LA City Council proclaims today Bob Marley Day

Bob Marley Family Feud

Langevin/AP

Jamaican Reggae singer Bob Marley performs at a reggae festival concert in Paris in 1980. The widow and nine children of Bob Marley are suing his half-brother in Florida to stop use of the Marley name to promote an annual Miami music festival and other businesses.

More than 30 years after his death, the LA City Council has honored the first reggae superstar at today's proclamation of Bob Marley Day in Los Angeles.

The developing world's biggest musical star had minimal connection to these parts — save for concert appearances at the Shrine Auditorium and Roxy Theater and various recording sessions until his death in 1981.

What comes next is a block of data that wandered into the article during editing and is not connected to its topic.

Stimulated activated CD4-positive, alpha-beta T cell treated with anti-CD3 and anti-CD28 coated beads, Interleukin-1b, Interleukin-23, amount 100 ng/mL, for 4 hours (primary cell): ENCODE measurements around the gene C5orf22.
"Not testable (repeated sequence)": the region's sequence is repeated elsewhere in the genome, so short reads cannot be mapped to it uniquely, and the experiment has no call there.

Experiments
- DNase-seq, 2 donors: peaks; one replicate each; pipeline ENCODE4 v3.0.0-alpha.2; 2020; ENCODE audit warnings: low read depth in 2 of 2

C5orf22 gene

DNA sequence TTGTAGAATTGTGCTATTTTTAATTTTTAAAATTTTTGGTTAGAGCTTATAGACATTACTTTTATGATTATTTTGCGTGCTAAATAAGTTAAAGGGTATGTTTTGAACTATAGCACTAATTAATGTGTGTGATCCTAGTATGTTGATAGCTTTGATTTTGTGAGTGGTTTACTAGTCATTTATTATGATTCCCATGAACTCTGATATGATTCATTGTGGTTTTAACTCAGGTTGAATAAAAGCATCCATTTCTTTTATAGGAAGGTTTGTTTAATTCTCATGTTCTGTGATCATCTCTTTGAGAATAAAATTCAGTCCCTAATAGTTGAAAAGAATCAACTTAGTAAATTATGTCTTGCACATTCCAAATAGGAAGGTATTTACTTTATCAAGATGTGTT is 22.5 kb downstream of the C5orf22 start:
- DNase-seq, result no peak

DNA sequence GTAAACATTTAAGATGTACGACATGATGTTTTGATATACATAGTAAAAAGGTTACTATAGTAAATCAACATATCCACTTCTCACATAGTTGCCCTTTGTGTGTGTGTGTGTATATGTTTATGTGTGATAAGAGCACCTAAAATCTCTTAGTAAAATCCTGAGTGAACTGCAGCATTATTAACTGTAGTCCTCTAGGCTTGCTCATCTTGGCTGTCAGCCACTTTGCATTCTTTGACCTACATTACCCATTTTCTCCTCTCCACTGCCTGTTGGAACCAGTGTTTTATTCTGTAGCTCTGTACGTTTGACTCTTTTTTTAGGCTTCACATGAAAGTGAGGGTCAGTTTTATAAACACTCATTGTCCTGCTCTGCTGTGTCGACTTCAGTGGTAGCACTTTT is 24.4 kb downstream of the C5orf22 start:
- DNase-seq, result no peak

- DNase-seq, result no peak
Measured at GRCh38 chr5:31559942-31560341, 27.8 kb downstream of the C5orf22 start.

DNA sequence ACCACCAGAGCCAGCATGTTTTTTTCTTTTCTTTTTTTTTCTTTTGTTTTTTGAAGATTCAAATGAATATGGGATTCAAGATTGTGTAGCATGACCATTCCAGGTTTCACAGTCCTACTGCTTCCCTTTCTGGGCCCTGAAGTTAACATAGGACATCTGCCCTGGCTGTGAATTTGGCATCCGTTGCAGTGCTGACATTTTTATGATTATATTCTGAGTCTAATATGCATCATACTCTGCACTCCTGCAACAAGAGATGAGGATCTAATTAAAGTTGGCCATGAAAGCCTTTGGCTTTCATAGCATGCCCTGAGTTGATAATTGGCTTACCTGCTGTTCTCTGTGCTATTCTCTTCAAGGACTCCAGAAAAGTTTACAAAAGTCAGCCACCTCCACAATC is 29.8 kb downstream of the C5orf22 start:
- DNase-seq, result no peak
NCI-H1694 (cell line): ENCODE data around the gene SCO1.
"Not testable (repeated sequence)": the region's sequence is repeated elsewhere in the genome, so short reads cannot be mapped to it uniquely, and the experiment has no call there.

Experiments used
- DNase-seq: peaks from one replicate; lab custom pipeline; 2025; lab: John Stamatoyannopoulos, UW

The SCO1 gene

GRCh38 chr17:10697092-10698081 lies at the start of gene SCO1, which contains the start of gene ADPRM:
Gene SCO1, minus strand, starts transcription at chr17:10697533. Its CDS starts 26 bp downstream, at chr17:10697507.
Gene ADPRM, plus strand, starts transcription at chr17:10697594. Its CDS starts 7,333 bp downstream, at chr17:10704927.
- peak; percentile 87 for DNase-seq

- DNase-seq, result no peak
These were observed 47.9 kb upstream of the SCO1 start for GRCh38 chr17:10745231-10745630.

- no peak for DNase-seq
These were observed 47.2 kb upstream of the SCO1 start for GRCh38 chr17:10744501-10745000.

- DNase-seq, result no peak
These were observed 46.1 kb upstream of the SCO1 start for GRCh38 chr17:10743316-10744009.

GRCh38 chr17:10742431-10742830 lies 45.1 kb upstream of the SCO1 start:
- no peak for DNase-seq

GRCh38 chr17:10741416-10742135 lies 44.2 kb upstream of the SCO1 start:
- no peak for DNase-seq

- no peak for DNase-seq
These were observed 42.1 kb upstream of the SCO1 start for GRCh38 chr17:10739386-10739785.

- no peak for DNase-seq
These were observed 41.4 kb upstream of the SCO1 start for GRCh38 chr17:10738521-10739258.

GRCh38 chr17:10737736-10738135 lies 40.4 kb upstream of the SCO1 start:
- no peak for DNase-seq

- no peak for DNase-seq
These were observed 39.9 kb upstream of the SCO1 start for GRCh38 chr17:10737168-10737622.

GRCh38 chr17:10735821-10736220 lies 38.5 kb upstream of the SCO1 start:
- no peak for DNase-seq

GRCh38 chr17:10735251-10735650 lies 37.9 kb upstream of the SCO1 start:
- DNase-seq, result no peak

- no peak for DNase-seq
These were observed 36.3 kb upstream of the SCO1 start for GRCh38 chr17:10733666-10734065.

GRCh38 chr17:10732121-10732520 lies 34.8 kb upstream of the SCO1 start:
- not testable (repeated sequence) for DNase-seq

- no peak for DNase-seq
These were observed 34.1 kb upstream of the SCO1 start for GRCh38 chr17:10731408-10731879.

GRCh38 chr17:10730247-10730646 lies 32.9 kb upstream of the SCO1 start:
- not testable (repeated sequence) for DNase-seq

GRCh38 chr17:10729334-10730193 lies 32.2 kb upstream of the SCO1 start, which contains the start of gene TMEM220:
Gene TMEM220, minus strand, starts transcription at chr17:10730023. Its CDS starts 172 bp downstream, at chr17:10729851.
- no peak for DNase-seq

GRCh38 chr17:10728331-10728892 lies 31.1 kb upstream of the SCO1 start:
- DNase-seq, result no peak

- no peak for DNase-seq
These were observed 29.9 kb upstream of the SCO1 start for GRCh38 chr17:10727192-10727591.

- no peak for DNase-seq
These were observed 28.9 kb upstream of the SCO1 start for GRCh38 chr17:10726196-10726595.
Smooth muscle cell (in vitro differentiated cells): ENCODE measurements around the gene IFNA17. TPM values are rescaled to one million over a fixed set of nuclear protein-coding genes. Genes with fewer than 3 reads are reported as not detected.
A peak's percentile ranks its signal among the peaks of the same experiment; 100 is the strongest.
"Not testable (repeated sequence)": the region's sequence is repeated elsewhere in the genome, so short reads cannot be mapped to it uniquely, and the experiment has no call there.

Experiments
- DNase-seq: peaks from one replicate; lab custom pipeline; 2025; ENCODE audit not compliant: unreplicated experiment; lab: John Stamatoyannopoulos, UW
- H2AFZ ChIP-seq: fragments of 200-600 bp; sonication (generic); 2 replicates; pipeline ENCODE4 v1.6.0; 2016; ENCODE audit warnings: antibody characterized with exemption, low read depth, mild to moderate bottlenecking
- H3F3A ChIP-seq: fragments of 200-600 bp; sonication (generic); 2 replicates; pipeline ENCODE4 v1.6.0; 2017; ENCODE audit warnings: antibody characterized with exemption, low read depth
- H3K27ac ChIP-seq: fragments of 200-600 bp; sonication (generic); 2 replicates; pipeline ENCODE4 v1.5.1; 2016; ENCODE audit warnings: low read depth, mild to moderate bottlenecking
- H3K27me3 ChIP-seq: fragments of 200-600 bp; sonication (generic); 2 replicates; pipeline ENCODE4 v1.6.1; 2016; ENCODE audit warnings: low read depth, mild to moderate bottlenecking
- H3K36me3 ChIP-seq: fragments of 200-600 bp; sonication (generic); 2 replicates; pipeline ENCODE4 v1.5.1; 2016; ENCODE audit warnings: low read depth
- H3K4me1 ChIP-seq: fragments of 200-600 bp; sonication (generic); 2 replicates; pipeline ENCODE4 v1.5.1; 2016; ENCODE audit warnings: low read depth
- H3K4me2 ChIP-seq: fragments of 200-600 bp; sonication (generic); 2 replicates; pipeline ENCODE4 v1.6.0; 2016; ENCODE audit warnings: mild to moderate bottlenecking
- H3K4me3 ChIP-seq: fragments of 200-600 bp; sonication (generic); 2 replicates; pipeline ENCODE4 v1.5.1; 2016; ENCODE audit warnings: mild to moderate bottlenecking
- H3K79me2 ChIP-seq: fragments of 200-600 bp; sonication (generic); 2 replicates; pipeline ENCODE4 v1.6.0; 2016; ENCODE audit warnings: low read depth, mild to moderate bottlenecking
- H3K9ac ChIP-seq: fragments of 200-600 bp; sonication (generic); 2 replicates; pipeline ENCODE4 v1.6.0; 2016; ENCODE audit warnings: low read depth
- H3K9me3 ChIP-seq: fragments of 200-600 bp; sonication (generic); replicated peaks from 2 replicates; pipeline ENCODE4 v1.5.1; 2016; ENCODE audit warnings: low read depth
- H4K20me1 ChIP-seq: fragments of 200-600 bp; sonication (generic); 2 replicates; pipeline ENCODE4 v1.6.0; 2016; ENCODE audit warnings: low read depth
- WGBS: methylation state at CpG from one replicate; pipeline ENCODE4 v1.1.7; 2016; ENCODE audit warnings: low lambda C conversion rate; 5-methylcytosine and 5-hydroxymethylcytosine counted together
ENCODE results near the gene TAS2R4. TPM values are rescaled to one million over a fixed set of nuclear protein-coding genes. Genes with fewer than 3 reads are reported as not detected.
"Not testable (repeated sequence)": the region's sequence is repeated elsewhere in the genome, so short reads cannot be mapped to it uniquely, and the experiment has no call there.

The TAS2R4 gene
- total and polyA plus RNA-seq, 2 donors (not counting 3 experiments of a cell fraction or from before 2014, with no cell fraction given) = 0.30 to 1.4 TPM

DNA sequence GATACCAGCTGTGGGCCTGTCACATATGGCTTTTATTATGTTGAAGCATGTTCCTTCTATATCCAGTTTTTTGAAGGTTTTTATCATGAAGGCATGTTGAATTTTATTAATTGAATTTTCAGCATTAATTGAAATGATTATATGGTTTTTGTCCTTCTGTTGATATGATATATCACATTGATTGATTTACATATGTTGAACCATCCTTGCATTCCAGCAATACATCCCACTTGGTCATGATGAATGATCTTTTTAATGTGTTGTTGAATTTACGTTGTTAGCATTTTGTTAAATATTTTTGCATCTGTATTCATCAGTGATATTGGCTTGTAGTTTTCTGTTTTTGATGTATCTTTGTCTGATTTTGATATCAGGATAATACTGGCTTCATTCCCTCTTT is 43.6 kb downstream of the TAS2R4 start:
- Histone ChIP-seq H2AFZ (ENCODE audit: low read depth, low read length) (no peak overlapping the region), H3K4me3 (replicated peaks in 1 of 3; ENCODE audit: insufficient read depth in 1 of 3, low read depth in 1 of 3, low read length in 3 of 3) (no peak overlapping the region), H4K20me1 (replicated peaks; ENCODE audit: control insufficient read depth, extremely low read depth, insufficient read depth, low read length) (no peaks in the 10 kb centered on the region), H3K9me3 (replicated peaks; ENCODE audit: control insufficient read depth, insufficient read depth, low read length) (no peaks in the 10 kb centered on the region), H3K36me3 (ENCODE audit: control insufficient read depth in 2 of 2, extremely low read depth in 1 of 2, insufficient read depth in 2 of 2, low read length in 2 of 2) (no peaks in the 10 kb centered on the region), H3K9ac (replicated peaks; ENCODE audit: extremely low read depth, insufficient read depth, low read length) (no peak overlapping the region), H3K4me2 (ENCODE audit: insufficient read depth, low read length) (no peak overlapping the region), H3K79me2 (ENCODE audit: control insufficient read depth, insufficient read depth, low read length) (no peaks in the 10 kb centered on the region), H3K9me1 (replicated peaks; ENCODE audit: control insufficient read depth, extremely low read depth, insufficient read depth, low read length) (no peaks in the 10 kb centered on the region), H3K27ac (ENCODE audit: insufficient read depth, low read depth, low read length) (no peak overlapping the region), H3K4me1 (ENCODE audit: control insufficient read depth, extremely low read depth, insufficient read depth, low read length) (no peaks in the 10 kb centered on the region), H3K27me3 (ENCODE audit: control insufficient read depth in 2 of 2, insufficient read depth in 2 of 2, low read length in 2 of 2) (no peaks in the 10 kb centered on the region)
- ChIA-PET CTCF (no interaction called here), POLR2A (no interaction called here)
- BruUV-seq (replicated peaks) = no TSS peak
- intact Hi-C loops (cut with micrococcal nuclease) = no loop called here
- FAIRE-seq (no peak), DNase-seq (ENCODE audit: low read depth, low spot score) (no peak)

Starting in the 1960s, Bob Marley's politics and passion focused on his native Jamaica — and offered inspiration and a powerful organizing soundtrack for people from Brazil to Zimbabwe.

All that led LA councilman Tom LaBonge to suggest the proclamation, in honor of the man and the music he made.

The honor that two of his 13 children, Ziggy and Karen Marley, accepted coincides with the DVD release of the Magnolia Pictures documentary "Marley."

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